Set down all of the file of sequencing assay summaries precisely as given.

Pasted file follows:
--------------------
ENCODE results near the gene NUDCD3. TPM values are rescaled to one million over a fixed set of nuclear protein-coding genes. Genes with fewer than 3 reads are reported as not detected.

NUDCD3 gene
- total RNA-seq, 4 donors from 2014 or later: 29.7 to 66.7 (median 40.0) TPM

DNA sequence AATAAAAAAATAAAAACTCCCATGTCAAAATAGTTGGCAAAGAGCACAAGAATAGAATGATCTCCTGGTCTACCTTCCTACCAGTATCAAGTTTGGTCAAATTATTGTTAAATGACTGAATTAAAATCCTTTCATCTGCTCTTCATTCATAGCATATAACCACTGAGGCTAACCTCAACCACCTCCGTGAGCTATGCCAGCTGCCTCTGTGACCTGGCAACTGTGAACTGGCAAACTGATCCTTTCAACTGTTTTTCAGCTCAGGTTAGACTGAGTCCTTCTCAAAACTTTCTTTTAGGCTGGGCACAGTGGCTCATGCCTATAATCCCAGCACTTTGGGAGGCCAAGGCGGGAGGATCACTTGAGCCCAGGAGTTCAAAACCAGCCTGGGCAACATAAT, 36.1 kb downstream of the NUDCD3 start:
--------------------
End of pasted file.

ENCODE results near the gene NUDCD3. TPM values are rescaled to one million over a fixed set of nuclear protein-coding genes. Genes with fewer than 3 reads are reported as not detected.

NUDCD3 gene
- total RNA-seq, 4 donors from 2014 or later: 29.7 to 66.7 (median 40.0) TPM

DNA sequence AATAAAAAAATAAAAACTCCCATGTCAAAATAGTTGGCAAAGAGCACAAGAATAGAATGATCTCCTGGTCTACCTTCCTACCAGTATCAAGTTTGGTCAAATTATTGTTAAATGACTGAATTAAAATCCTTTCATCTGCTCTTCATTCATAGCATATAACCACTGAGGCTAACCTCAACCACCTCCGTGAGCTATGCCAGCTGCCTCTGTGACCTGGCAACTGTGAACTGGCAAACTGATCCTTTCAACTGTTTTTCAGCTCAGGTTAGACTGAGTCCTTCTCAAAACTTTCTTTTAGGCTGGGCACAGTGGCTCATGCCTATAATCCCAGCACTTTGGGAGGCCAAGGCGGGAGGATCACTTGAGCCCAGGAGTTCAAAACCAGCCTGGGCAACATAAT, 36.1 kb downstream of the NUDCD3 start: